Farrell Evans in History:
In the middle of the 19th century, as the United States was ensnared in a bloody Civil War, President Abraham Lincoln and abolitionist Frederick Douglass stood as the two most influential figures in the national debate over slavery and the future of African Americans. They met together three times in the White House, and while Douglass was at first harshly critical, he ultimately came to view Lincoln as “emphatically the Black man’s president: the first to show any respect for their rights as men.”
The first time they met, in August 1863, Douglass was perhaps the most famous Black man in the world. Since escaping from slavery to the North in 1838, he had written two bestselling autobiographies that recounted his journey from a Maryland plantation to lecture halls all over the world as a leading anti-slavery crusader, journal publisher and champion for African American rights. With the Civil War in full stride, Douglass was advocating for the equal treatment of Black Union soldiers. In March, he had issued his famous “MEN OF COLOR to ARMS! broadside calling for Black men to enlist in the Union army. Two of his sons had joined the 54th Massachusetts Black regiment.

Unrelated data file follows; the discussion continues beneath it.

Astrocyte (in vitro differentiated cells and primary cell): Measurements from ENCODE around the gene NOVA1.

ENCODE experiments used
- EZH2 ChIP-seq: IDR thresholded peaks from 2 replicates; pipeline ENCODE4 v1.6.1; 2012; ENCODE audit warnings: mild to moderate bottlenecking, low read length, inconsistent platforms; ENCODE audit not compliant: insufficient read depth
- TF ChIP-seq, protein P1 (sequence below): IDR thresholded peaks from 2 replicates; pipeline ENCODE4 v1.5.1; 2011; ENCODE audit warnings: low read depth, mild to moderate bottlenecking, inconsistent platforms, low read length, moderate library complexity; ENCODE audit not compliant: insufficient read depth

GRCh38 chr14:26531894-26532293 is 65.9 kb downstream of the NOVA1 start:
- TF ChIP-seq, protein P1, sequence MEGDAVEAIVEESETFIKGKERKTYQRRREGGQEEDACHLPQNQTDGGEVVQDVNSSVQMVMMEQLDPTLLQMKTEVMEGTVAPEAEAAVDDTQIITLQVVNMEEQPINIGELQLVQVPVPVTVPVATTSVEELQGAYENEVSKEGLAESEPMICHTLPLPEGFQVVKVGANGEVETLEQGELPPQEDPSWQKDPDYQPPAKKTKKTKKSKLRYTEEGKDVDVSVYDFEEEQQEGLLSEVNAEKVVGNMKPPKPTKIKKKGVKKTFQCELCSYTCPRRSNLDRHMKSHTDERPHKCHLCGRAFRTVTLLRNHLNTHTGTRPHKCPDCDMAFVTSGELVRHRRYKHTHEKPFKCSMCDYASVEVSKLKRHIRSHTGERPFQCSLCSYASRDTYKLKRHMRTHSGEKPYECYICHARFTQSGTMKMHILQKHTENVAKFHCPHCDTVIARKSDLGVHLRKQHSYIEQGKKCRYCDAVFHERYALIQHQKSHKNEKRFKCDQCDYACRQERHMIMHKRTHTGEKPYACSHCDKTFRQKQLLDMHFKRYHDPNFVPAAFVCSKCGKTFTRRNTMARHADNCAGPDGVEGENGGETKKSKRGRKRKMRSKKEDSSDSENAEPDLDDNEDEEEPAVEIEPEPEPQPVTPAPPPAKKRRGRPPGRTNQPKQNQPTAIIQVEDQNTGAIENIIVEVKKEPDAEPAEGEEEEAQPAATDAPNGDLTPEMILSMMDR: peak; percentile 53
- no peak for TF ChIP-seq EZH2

More here. (Note: At least one post throughout the month of February will be devoted to Black History Month. The theme for 2022 is Black Health and Wellness)